Even if Vogtle 3/4 gets completed, the AP1000 is a dead end in the US. We could not even do a reasonable deployment of the Korean design without significant foreign labor assuming the NRC already had it certified.

        I forsee a window of opportunity for nuclear in about 3-5 years when natural gas prices rebound as much of it is exported making the apparent price of renewables much more expensive. The ending of state subsidies for solar panel nanufacturers in China will also raise the cost of renewables. Then there are the tariffs on imports from China.

        Any nuclear option would have to be deployed rapidly at predictable cost and prove itself in service as a reliable generator of electricity. The only nuclear game in town is NuScale. From what I’ve seen, every other nuclear design is just computer models and artwork.

        If the situation in the US is dire enough, you could even see a comeback of coal.

      6. It is truly amazing that people are not entering the work force for these good paying jobs.

        https://www.washingtonpost.com/news/wonk/wp/2018/04/30/the-rise-of-the-blue-collar-signing-bonus-now-up-to-25000/?utm_term=.0205b061d59c

        and other links.

        There are a lot of people who have to work two and three jobs. Why aren’t they actively recruiting these people to fill the gap? It’s a win win situation. Why waste the resource of these people?

        Once again – The world has proved itself to be crazy.

  2. Rod/Gene,

    Thanks to both of you, for your continued efforts to promote clean air and water, sustainable communities, and prosperity for all our children.

    Democracy is ludicrous, especially in these divisive times, but the alternative is truly horrific. By all metrics, we are getting there, in our usual fits, and starts… https://www.nytimes.com/2018/01/06/opinion/sunday/2017-progress-illiteracy-poverty.html

    Hopefully, Deflation will “trump” Income Disparity soon, in hugely noticeable ways (Molten Salt Reactors, Automation, Algorithms, AI, etc.), as the Global Economy moves forward, on the planet we all must share, always…

    1. Deflation will do no such thing.  It will slash incomes but not loan balances, throwing debtors into bankruptcy and throwing them out of their homes and most everything else.  The only way out of our debt crisis is the opposite, inflation.

      1. Look at the Global prosperity metrics for 2017 in the link above (it has already started), accept the opposing economic forces now taking shape, and follow Global Markets, (as our incomes continue to stagnate, and purchasing power increases exponential in the next few decades). Those hidden offshore bank accounts will become irrelevant, as wages continue to stagnate and purchasing power increases exponentially, in the next few decades!

        If we don’t bomb each other into extinction, technology will get us there, even if it is difficult for us to see it coming…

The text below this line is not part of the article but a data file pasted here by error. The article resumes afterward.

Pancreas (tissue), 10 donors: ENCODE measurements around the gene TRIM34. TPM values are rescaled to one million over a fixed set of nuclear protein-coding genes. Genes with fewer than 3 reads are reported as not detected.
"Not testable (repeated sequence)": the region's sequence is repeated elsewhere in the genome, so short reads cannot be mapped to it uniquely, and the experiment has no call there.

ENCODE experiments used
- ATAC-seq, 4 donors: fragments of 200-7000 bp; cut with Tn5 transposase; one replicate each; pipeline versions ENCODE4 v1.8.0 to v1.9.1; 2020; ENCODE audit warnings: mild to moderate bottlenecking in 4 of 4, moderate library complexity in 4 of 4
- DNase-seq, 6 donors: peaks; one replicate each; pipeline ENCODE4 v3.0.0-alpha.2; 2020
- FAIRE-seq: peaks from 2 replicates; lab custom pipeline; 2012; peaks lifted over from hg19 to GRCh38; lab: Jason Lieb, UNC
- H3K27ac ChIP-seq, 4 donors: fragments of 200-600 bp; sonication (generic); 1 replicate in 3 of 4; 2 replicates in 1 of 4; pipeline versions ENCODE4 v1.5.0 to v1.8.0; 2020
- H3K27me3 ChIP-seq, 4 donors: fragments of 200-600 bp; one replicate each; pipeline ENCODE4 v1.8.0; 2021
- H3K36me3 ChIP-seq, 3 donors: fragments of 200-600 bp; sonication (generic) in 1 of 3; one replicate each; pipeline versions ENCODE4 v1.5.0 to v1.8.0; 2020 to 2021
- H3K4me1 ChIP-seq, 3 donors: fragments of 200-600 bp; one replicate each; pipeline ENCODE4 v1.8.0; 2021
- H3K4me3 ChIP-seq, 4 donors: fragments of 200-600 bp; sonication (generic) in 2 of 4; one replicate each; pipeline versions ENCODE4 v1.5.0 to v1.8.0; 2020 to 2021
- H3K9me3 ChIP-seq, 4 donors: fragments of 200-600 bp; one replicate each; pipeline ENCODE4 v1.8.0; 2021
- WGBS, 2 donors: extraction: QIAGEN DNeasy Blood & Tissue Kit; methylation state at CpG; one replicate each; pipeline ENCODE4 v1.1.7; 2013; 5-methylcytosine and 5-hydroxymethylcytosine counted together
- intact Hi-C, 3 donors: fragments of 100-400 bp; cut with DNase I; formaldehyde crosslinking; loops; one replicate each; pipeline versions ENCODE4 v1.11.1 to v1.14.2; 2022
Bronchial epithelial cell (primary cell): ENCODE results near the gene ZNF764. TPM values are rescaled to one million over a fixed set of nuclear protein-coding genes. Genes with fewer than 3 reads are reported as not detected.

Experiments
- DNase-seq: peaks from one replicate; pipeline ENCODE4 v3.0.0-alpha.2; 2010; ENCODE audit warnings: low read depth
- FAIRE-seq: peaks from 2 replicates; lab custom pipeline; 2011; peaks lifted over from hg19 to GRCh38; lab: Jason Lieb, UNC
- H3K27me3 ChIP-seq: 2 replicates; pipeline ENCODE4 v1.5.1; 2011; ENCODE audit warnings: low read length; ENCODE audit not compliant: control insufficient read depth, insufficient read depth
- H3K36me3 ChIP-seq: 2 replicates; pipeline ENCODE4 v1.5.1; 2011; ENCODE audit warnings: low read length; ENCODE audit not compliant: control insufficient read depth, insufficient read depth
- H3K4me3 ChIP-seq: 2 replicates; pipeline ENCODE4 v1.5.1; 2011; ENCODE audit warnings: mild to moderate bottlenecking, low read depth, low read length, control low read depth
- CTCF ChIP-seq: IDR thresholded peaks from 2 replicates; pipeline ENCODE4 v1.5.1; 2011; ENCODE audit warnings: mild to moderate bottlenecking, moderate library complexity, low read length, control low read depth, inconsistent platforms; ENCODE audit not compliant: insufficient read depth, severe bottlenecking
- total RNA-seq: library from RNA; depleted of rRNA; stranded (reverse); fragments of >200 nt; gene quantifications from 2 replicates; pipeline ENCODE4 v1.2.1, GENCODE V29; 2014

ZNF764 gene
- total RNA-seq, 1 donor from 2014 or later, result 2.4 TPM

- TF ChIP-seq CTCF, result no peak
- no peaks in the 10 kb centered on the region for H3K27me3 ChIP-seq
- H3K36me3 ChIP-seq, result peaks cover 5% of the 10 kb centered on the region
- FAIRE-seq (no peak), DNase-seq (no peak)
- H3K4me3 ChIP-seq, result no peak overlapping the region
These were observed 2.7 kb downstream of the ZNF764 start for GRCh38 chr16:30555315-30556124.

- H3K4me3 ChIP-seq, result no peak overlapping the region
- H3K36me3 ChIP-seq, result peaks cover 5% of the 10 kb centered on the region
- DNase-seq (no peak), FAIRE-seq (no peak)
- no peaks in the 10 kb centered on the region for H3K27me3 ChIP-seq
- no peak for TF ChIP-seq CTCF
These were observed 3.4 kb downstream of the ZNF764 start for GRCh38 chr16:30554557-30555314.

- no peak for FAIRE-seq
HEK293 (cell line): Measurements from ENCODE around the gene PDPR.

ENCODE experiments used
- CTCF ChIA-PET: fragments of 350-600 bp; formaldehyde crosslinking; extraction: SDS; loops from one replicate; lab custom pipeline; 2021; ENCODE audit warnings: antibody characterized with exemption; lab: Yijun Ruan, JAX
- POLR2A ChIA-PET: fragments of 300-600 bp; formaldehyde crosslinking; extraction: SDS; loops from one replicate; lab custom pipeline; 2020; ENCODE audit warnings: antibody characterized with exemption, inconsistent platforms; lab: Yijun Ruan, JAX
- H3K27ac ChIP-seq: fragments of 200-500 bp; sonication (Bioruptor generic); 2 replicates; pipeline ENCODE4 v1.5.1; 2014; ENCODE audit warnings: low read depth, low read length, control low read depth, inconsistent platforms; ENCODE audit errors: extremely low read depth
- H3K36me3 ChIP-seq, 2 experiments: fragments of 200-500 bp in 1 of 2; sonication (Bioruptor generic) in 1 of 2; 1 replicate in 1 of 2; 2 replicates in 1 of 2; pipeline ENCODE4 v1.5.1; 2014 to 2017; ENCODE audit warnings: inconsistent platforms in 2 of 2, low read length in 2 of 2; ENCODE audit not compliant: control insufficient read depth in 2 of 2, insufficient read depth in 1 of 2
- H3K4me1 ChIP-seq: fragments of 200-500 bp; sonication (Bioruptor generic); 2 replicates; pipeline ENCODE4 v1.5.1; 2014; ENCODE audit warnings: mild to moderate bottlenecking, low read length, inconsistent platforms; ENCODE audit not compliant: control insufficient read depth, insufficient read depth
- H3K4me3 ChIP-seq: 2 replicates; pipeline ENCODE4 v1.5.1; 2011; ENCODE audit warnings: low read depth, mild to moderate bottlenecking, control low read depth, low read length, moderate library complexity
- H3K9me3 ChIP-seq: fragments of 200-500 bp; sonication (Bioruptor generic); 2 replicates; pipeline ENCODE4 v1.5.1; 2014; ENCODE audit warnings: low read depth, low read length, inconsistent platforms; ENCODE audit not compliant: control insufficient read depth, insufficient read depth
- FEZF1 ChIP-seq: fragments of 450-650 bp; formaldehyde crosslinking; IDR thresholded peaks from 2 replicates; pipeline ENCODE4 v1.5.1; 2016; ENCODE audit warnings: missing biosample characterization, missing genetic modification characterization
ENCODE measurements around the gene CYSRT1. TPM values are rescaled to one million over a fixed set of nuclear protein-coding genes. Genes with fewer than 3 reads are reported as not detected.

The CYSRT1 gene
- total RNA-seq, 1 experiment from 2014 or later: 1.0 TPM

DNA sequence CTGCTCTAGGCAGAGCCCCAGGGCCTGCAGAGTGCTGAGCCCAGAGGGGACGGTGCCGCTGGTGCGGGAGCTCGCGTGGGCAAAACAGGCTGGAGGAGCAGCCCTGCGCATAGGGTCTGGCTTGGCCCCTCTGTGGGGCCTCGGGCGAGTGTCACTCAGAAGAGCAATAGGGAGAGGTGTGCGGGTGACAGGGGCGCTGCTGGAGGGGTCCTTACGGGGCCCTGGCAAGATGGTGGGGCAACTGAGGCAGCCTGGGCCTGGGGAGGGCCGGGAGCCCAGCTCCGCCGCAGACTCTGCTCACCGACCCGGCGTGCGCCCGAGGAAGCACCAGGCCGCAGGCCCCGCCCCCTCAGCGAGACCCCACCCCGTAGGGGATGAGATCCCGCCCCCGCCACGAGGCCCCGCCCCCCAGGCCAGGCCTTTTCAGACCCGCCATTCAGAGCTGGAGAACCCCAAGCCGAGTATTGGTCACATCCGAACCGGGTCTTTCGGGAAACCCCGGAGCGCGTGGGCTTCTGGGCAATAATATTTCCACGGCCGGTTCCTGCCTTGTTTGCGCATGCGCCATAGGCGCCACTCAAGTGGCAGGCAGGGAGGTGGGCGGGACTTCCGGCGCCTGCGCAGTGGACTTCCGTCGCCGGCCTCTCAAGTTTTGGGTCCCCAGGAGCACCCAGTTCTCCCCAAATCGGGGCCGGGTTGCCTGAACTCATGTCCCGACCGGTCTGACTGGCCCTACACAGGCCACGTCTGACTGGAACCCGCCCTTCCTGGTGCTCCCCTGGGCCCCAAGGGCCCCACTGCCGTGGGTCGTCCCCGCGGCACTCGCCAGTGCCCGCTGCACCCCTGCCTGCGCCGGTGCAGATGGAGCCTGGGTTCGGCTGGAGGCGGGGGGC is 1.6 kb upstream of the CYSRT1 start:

3. Excellent work by CGNP and excellent summary. We can all learn from this.

    Also, in my opinion, companies who plan to shut down a nuclear plant should have to file an Environmental Impact Statement about the proposed shut down. And they should have to defend that statement in public.

  4. California SB 100, referenced in your first paragraph, was passed by the California legislature and as of 01 September 2018 still awaits Governor Brown’s signature. Brown threatened to withhold his signature on SB 100 until the legislature passed AB 813, the PacifiCorp Bill, the latter being defeated by the legislature on 31 August 2018.)

    1. Gene,

      In reference to Meredith’s (excellent) comment, I believe I asked you (on another site) if you thought a utility could be compelled to continue operating a nuclear plant if environmental impact analyses showed that closing it would have a negative impact. If I recall correctly, you said that it possibly could. Is CGNP including any such arguments in its legal challenges? If so, could you share any details with us (and remind me of them, if you told me already….). Thanks!!

      1. Hi Jim,

        The last link in Rod’s article includes all the relevant State mandates, which which several State Agencies violated in taking action to close DCPP, and can be challenged in court.

        As Meredith has noted above, Federal Law also requires preparation of an EIS to fully disclose all negative environmental impacts, before any federal agencies take action to close DCPP.

        Kirk

  5. Allowing Community Choice associations to source Diablo and Helms output as meeting statewide goals would be nice.

    PV and CSP with their low teens capacity factors make them a poor choice for keeping lights on or EV charged in the colder climates in the state.

  6. I’ve thought about the impacts of this policy on Diablo’s continued operation and I have to admit that I’m unsure.

    On the one hand, Diablo could be used to meet part of the 40% requirement. In other words, would the law result in Diablo being able to effectively get a higher price for its power?

    BTW, how is this policy going to be implemented? Will they have clean energy credits for the 40% part (along with renewable energy credits for the 60% part)? Or will there be no actual market mechanisms? I’m told that this policy is actually only aspirational. There are no financial penalties on utilities for not meeting the goal.

    On the other hand, this policy could further deteriorate market conditions for nuclear, as it would force even more intermittent generation onto the regional grid. (I’m assuming everyone here knows about how intermittent generation harms nuclear’s economics.)